In print material, the poet's name has varying spellings for his nickname, Yamyam or Yam Yam. Many people believe Yamyam was a long ago deceased poet at the time of Hooyaaleey style Somali poetry during the mid eighteenth century at time of Raage Ugaas and others because of in-depth content which he is unique for in his field as a great poet coupled with the academic work which he penned down, for example, his first play co-authoring with Ahmed Farah Ali 'Idaja', using the newly created Somali orthography.

Ordinarily, Somali poets produce volumes of oral literature full of tribal feud but Yam Yam was an academic type, thus he refrained from using poetry and plays to "side with any of opposing sides"[11] although he remained in Mogadishu throughout the 1990s when Mogadishu was the epicenter of the Somali civil war. In 2001, Yam Yam moved to Nairobi, Kenya to settling in Nairobi.

While contributing to volumes of poems and dozens of plays for a span of nearly forty years, Yamyam is credited with numerous contributions and collaborations during the height of the civil war in Somalia from 1991 to his death in Columbus Ohio in 2005. Yamyam was greatly appreciated at his appearances at the year-long Somali National Peace Conference better known as Arta Peace Conference, held in Arta, Djibouti.

Yamyam grew up in Hargaisa but he remained in Mogadishu for much of his working life including a decade and a half, a period when the Somali civil war years were at climax. When it came to show his patriotism, Yamyam gave hours of poetry entertainment and a dose of reality for the year-long Arta Somali Peace Conference.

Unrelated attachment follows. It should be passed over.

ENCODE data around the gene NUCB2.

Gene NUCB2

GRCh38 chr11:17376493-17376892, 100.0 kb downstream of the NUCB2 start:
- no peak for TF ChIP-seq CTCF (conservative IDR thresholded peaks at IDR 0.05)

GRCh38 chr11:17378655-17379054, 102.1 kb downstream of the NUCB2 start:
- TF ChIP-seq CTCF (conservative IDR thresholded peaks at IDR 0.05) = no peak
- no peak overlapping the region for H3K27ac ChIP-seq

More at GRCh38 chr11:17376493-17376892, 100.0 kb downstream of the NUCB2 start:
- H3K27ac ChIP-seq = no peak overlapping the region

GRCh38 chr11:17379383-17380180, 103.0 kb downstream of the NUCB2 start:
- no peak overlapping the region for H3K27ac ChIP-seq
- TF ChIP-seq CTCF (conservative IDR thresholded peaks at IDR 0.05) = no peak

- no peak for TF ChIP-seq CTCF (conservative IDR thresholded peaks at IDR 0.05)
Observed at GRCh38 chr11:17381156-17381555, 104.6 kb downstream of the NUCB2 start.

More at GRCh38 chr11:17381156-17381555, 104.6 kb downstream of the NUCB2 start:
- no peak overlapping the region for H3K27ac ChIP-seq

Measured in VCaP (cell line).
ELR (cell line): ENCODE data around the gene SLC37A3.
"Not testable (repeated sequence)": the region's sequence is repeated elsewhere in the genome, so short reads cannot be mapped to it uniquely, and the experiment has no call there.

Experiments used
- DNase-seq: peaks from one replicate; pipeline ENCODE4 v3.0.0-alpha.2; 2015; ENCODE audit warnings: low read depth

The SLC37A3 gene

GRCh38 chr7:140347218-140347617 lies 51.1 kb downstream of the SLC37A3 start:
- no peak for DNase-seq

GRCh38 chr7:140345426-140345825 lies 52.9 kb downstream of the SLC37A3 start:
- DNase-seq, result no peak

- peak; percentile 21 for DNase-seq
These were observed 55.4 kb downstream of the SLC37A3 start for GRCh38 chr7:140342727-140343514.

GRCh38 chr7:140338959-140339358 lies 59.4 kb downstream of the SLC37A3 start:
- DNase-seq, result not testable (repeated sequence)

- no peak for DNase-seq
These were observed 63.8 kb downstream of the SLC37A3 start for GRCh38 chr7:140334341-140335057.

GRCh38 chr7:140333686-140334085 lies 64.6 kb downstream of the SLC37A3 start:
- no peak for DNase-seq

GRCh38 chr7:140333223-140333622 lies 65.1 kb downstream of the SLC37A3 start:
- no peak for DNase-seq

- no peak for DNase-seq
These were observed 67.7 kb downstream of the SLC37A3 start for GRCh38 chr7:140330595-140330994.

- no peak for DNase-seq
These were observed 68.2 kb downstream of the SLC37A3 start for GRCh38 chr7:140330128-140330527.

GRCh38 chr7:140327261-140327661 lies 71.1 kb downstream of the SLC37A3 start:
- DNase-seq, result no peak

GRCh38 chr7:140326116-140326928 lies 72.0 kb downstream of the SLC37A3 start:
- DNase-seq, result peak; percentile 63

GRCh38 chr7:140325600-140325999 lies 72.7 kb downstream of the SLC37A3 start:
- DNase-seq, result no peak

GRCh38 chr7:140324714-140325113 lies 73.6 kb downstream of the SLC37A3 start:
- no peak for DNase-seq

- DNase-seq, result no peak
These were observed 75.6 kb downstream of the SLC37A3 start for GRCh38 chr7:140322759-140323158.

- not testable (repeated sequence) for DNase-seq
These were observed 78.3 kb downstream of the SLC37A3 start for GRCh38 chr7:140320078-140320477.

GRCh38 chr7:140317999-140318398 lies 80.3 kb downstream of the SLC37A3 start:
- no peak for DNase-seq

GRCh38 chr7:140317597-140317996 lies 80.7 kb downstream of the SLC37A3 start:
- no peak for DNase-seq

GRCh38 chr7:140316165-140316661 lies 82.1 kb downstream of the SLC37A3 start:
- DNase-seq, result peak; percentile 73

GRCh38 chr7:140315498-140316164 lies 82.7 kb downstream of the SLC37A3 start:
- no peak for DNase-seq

During the Arta Peace Conference, on the occasion of June 26 Northern Somalia Independence Day, He reminded every Somali that, he no longer celebrated independence days as Somalia "lay in ruins",[11] since the choas and lawlessness in the capital Mogadishu.

Later life[edit]

Abdulkadir Hersi Siyad, better known by his nickname Yamyam, died in a car accident in Columbus, Ohio, United States aged 60.[12]


  • The Fire that the Dervish Lit ("Dabkuu Shiday Darwiishkii ")
  • I am Somali (Soomali baan ahay)
  • The First of May: Congratulations 1975 (Kowda Maajo: Hambalyo 1975)
  • Caku Geellu muu Dido!
  • A poem of praise (Gabay ammaan ah)
  • Is it a dream? Is it reality? (Ma riyaa ma run baa)
  • Oness of God (Tawxiid) 1984


  1. ^ a b Tyloch, edited by B.W. Andrzejewski, S. Pilaszewicz, W. (2010). Literatures in African languages : theoretical issues and sample surveys. Cambridge: Cambridge University Press. p. 387. ISBN 978-0-521-12625-0.CS1 maint: Extra text: authors list (link)
  2. ^ Ahmad, Liban (19 December 2005). "Obituary: Abdulkadir Hersi". The Guardian. Retrieved 5 June 2018.
  3. ^ a b Tyloch, edited by B.W. Andrzejewski, S. Pilaszewicz, W. (2010). Literatures in African languages : theoretical issues and sample surveys. Cambridge: Cambridge University Press. p. 372. ISBN 978-0-521-12625-0.CS1 maint: Extra text: authors list (link)
  4. ^ a b Ahmad, Liban (18 December 2005). "Abdulkadir Hersi". The Guardian. Retrieved 9 November 2011.
  5. ^ Susan M. Hassig, Zawiah Abdul Latif (2007). Somalia (2 ed.). Marshall Cavendish. pp. 99–100. ISBN 978-0-7614-2082-8. Retrieved 2010-09-02.
  6. ^ "Archived copy". Archived from the original on 2016-03-04. Retrieved 2014-06-11.CS1 maint: Archived copy as title (link)
  7. ^ Tyloch, p.371–2
  8. ^ "Abdulqadir Hirsi "Yamyam and A, Scansom Publisher". scansom.com. Retrieved 2018-01-03.
  9. ^ "In-depth: Somali National Peace Conference". IRIN. UN Office for the Coordination of Humanitarian Affairs. 10 July 2000. Retrieved 23 December 2011.
  10. ^ "I am Somali". Incoherent Thoughts... 2007-11-13. Retrieved 2018-01-03.
  11. ^ a b "IRIN". IRIN. Retrieved 2018-01-03.
  12. ^ Ahmad, Liban (2005-12-19). "Obituary: Abdulkadir Hersi". The Guardian. ISSN 0261-3077. Retrieved 2018-01-03.